Treme is a show set in New Orleans shortly after the Hurricane Katrina embarrassment. The series follows a large (and I mean, large) cast of characters as they try to rebuild themselves and their city. It’s a show that can seem alienating at first (especially if you just started watching during season two, what with all the characters), but it’s well worth devoting the time to it. Treme is a show that is about the ceaseless life, love and joy that exists in the city of New Orleans. The music is, without saying, phenomenal (who knew Bunk could sing?), and the performances magical, whether their being performed by guest musicians or the main cast (It’s always a treat when Galactic do anything). The cast of characters is so large and city-encompassing that the world of the show feels indistinguishable from reality, with no poor performances from a single actor, no matter how small the role. It feels unfair to name names, but Khandi Alexander was absolutely stunning this season. She’s an outstanding physical presence and is impossible to take your eyes off when she’s on screen.

However, season two Treme was not all magic and jazz-infused lullabies. Not at all. Season two of Treme is appropriately summed up by the title of the episode “What is New Orleans?”, as the season deals with the harsh juxtaposition of crime returning to the city. We saw some characters reach what we can only assume will be the darkest moments in their stories, and we followed the opportunistic exploits of a man taking advantage of a city in decay. Treme was, however, always totally and completely intelligent. In the subtle background details, the messages of the show and the general mechanics. It’s a show that effortlessly creates tone, character and heart. At the end of the season, I had to agree with Davis. Yeah, that one got to me, too.


Boss claims to be a show about an amoral mayor of Chicago, and the shady actions and dealings that keep him afloat; but it’s not. During the brilliant montage in the final season finale, it becomes apparent what the show really is: Boss is a show about God attempting to punish an evil. I won’t spoil anything that happens in the series, but suffice to say nothing is ever easy for Mayor Tom Cain. During the course of the eight episodes that make up series one, the man and his regime are visited upon by various plagues (the most prominent of which being the Lewy Body Cain is diagnosed with in the first episode), each of which is incredibly captivating and exceptionally well-written. Every scene and every second of air time feels important – no actions don’t have consequences, no characters serve no purpose. The show also makes for a great character study – Kelsey Grammer is also bringing his all to the role, playing one of his most intense and wonderfully watchable characters to date. This isn’t to undersell his co-stars; Boss is a series with a terrific cast playing unforgettable characters. Literally every actor in the series is on top-form, making for one of the most memorable ensembles of 2011.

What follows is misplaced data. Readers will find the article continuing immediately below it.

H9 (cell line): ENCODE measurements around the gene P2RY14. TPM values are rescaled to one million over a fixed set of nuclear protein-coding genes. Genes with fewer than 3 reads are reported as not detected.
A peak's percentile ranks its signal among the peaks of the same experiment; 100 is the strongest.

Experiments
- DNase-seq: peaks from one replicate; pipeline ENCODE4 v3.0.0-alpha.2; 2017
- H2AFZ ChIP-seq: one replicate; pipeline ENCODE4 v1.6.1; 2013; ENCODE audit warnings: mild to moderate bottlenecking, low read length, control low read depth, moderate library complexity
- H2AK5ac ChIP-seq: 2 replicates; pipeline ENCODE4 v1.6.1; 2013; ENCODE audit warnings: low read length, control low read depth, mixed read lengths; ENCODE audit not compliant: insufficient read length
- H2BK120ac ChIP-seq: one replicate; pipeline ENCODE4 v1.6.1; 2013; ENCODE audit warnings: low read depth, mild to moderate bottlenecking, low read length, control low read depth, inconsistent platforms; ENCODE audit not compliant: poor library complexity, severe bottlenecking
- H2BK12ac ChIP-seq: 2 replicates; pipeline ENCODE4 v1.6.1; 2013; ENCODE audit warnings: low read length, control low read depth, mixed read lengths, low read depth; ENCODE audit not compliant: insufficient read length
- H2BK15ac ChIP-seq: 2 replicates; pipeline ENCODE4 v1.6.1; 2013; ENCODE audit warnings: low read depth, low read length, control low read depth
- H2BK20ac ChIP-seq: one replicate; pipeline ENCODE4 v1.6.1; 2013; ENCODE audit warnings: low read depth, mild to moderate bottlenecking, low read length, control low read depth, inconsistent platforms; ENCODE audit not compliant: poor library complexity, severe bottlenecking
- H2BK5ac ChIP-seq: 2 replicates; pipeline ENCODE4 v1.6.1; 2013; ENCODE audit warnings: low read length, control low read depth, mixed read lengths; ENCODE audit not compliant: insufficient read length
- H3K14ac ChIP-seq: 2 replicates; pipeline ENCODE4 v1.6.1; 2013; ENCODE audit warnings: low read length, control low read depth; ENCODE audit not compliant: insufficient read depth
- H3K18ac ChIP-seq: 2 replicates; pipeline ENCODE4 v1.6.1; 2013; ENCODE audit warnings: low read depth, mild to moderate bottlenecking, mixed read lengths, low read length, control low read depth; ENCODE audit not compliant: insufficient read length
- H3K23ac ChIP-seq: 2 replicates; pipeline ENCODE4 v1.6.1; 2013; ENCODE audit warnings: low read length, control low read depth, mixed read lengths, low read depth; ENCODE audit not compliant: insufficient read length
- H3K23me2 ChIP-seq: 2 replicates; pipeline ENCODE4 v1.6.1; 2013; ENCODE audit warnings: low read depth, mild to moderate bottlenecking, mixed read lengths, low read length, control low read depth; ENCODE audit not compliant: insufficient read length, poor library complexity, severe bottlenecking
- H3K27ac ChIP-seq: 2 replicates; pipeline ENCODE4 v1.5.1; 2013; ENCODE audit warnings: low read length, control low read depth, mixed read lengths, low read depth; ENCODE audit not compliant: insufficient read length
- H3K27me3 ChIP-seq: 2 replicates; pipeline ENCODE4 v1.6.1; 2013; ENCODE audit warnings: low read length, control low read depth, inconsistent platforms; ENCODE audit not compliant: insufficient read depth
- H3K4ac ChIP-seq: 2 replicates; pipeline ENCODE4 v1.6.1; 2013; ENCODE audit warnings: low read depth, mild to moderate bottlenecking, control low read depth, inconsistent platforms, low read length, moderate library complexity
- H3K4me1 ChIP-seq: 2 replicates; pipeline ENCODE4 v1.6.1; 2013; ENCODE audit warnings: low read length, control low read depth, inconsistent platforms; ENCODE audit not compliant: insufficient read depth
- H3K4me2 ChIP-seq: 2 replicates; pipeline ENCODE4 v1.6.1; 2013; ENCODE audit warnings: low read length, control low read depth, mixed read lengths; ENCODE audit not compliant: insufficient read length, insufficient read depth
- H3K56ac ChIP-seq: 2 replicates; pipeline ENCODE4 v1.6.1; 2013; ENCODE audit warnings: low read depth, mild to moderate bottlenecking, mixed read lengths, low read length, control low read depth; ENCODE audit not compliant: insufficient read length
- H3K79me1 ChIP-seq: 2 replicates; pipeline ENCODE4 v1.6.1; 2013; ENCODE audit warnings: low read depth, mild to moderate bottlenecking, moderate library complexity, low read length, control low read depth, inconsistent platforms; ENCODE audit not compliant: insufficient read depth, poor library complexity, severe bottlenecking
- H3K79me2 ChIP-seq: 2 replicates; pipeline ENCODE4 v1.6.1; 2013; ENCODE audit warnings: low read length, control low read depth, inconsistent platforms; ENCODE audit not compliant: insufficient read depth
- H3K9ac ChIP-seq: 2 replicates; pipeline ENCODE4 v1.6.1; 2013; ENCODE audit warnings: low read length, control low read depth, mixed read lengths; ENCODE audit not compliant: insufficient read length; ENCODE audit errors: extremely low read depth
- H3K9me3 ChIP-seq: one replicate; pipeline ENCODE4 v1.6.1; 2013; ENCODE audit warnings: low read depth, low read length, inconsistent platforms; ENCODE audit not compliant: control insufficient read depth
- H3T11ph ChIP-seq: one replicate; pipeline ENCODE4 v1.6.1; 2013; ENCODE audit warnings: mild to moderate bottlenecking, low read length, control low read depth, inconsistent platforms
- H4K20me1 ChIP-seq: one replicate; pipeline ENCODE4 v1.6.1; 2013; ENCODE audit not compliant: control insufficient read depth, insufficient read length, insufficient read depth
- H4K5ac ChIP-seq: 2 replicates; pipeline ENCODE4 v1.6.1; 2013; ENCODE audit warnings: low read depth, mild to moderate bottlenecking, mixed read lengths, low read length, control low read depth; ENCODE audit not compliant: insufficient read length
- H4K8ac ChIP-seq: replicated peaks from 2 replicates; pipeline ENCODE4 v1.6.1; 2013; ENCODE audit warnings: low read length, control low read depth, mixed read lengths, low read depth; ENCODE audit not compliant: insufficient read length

It also helps that Boss is perhaps the most beautiful show on television. Gus Van Sant directed the pilot, and he clearly left a huge imprint on the series; the camera is almost always wandering, if only slightly, the show is filled with extreme close-ups of eyes and mouths and the series seems to be very carefully office-tinted. The cinematography and editing, when the style of the show allows it to be, are also absolutely top-notch, with many single frames from the series leaving a huge impression. The show also has a rather over dramatic soundtrack – which I love! From the guitar working of Moonlight Sonata, to the ominous tones that haunt so many of Toms scenes alone to the rather bizarre (but perfect) post-rock that shows up on rare occasion. Boss is an intelligent gift adorned with a beautiful bow, and quite simply the best new show of 2011. Starz airing (and renewing! For a 10-episode second season!) Boss more than makes up for the loss of Party Down (and I really liked Party Down).


All right jerks.

Listen up: Community is the best show on television. Mad Men is a beautiful, intelligent and insightful look into not only a bygone era, but power and psychology in general. Every shot is beautifully composed, and the dialogue is so layered and rich it’s probably the closest to Shakespeare on TV right now. Boss brings an artistic edge to violence in a world where TV just isn’t doing that. The final episodes of any season of Breaking Bad are always a sheer unrivaled adrenaline rush. Boardwalk Empire is a shining example of how a show can find itself between seasons and become something complex and terrific. I love so much TV, on both a personal level and a more universal, semi-generic “viewer” level. Serialized story-telling is a wondrous thing, where we get to see characters change over the course of years. Where else do we get that kind of investment? I adore television for both what it is and what it has the potential to be, so when I say I love the shows I’ve talked about, know I really, really mean that.

Community is the best show on television.

In May. Community finished its second season. I really don’t know where to begin. There’s the fact that every episode is layered with so many different forms of humor that it’s astounding that it works as a whole. There’s the brutal (but effective) creative process series creator Dan Harmon goes though for each episode. There’s the fact that it dares, not to parody or to homage certain genres or film tropes, but to embrace and become them. There’s the fact that it manages to turn a group of people sitting around a table into something that is literally magical. There’s the fact that it has some of the most lovable, enjoyable characters on TV, that are just so pleasant to be around your day is brightened simply by virtue of their presence (and you know, they’re funny on top of that). There’s the fact that these wonderful characters are played by wonderful people. Joel, Donald, Gillian, Jim, Alison, Yvette, Chevy, Ken, Danny, Dino and the rest of the cast are the most wonderful, charismatic, grateful, funny and friendly people working on TV. Simply put, every single aspect of the show is a delight of the highest order. What can I say? Season three has been more of the same.

The show was recently put on hiatus. By my estimate, the show has around a 60/40 chance of returning for a fourth season. Sony really, really wants to get this thing into syndication. They’ve kept shows that were low on ratings alive for this very reason before (Anyone remember Till Death? No? Good), not to mention Community has an insanely dedicated fanbase, and Amazon sales will no doubt reflect that over time. At the same time, though, just buy the fucking DVDs you jerks. Everything we can do can help, and to be honest? We owe these people.

Happy watching everyone. Let’s hope next year is as great as this one was.

(Oh hey, Awake is starting soon. That looked pretty cool!)